Venezuela’s coat of arms bears in its field the colors of the National Flag, in three quarters. That on the right, red, with a sheaf of spikes as a symbol of the unity of the Republic’s states and of the Nation’s wealth. The quarter on the left, yellow; and as an emblem, the arms and two national flags intertwined by a laurel wreath. A third blue quarter that occupies the whole lower part of the Escutcheon. In it, there is a rampant horse with the head turned to the right, a symbol of independence and freedom. The escutcheon’s crest, as a symbol of abundance, is the figure of two cornucopias, upside down, intertwined in the middle. In their lateral parts, the figures of an olive tree branch to the right and a palm to the left, tied in the bottom part of the Escutcheon with a ribbon that bears the national colors. The ribbon’s blue stripe bears in golden letters, the following inscription to the right of the Escutcheon: 19 April 1810, the word Independence; to the left, 20 February 1859, Federation; and at the center: Republic of Venezuela.

National Anthem

Choir: Glory to the brave people that the got rid of the yoke, respecting the law, virtue and honor. I Down with the chains! cried the lord, and the poor man in his shack called for freedom. II At this sacred name trembled with terror the vile selfishness that once again prevailed. II Let us shout with determination: Let oppression die! Faithful countrymen, united we stand; and from the Empyrean, the Creator infused to the people sublime inspiration. III United with bonds that heaven has formed, the Americas exist as one Nation; y if despotism raises its voice, follow the example set by Caracas.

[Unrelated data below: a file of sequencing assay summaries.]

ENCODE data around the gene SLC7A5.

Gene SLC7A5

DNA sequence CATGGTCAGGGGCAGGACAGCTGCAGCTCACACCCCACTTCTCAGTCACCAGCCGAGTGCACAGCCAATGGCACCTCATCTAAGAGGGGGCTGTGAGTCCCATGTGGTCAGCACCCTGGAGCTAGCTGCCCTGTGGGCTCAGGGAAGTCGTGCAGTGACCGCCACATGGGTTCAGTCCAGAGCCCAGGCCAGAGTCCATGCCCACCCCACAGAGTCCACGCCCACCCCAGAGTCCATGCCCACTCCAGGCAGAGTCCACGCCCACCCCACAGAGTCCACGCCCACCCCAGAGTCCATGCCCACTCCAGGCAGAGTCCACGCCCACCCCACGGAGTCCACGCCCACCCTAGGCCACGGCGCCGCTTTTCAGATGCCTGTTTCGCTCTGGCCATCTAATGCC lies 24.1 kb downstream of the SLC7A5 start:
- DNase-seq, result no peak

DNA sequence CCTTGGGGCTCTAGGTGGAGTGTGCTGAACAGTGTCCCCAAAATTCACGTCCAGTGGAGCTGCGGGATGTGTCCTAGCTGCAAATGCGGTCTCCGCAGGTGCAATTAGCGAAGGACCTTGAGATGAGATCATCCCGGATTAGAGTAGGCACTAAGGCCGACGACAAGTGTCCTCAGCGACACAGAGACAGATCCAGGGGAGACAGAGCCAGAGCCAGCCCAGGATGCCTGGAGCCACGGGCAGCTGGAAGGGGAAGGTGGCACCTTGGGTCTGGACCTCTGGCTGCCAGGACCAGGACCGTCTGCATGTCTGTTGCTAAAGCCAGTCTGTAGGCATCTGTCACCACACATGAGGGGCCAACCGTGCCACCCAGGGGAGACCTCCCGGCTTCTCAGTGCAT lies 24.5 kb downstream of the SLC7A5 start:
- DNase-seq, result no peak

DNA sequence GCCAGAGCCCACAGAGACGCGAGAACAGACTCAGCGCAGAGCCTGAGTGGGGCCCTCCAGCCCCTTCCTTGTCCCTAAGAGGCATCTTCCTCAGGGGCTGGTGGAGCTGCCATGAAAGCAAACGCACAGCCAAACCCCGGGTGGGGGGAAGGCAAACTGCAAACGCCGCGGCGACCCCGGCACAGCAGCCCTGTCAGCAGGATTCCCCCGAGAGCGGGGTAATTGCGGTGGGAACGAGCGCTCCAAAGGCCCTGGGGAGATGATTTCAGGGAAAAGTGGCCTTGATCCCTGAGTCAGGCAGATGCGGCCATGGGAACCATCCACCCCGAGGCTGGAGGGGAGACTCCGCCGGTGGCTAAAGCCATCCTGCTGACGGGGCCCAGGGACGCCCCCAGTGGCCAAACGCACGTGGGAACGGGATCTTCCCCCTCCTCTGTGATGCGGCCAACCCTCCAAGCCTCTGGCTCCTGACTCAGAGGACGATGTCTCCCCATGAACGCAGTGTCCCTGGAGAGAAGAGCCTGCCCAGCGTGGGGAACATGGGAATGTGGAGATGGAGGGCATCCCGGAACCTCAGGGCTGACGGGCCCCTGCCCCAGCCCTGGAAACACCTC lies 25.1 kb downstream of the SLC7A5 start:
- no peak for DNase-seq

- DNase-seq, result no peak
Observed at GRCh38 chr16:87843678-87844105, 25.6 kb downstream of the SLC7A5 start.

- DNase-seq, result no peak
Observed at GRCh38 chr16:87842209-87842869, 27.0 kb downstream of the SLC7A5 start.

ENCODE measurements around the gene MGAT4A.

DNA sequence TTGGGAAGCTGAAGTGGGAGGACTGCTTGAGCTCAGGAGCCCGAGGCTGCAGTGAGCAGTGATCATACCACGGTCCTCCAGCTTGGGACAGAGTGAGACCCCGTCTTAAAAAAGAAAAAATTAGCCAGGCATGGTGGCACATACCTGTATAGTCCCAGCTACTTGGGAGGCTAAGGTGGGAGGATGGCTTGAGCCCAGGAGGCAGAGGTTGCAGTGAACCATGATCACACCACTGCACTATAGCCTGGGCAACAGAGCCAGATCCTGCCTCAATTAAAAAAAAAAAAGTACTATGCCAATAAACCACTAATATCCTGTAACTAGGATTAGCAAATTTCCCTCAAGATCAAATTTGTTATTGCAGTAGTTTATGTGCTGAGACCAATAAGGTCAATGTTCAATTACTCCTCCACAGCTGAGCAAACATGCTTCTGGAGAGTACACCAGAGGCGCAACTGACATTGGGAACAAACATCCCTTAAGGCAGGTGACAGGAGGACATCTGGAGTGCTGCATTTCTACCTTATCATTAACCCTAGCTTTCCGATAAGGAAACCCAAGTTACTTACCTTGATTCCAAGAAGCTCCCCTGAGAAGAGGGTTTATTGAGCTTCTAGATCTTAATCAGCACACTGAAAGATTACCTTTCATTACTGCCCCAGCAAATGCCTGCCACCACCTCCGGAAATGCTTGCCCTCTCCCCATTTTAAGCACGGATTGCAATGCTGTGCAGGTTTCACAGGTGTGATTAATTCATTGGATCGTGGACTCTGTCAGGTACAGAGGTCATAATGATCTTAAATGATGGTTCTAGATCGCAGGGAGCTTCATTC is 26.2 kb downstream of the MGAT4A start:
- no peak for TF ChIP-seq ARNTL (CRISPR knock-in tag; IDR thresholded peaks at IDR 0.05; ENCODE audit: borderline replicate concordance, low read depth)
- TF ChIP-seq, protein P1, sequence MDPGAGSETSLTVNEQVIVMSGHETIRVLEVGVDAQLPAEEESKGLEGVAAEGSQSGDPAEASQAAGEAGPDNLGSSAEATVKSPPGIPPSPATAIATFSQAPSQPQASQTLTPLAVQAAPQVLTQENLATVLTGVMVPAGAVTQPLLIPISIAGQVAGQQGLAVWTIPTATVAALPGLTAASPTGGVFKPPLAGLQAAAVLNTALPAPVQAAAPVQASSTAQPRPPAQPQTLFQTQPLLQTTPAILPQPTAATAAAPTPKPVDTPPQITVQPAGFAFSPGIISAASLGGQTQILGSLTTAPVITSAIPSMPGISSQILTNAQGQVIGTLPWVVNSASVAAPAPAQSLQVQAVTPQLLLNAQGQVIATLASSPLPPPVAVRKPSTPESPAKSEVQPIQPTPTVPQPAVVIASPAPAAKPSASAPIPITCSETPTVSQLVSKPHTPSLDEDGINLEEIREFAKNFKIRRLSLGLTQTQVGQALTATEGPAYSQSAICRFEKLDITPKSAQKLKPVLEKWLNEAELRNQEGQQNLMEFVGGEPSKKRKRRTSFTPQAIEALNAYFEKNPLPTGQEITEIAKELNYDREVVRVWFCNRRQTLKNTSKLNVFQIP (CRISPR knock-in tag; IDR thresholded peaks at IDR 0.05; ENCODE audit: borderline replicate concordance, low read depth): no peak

National Symbols

The flower, the tree, the bird, the anthem, the flag, the dance

National Dance

Joropo, dance popular Venezuelan that along with the Merengue, the Bambuco, the Tono Llanero, the Corrido, the Aguinaldo and the Tango, make up the characteristic group of Venezuelan dances. Joropo is the country’s most typical and representative dance. Its movement is fast, to a ternary rhythm that includes a showy tap-dance and a slight reference to waltz, so it represents the most genuine expressive form among colonial musical expressions. Two varieties exist: the coast joropo, of great rhythmic richness, and the plains joropo, more lively. It is performed in couples, using numerous choreographic figures, mixing the Spanish-Creole traditions and the contribution of African slaves. It has been studied by the Venezuelan musicologist Luis Felipe Ramón y Rivera, who published in 1953 a thorough essay on this dance.

National Flora

The Orchid (Cattleya mossiae), of the orchid family, which is the biggest in the vegetable Kingdom, approximately 30,000 species and 800 genera. In the South American region there is their widest variety. In Venezuela it is called Flor de Mayo (the May flower).

National Tree

The Araguaneyo, tree of Ipé: Belonging to the Tabebuia chrysantha family, called by the Indians “Aravanei.” It was registered for the first time in 1660, when to the South of Píritu, the village of San Miguel de Araveneyenan was founded, in honor of this tree; and May 29, 1945, in a joint resolution of the ministers of Agriculture, Livestock and Education, this tree was officially declared as the National tree of Venezuela. As a tribute to its extraordinary beauty, not for nothing did the Venezuelan writer Rómulo Gallegos describe the first months of the year as “the golden spring of the araguaneyes.”

National Animal

The Troupial (Icterus icterus) is a bird with the whole plumage orange-yellow colored, except the head and the wings that are black with white feathers, and it has an bright-blue small spot around the eyes. Its habitat is located in gallery forests, or in warm places such as plains, thistle fields and spiny heaths.

National Sports

Baseball is considered to be Venezuela’s national sport.


Simón Bolívar (1783-1830), is Venezuela’s national hero. Main leader of the revolution that brought independence to South America, known as El Libertador.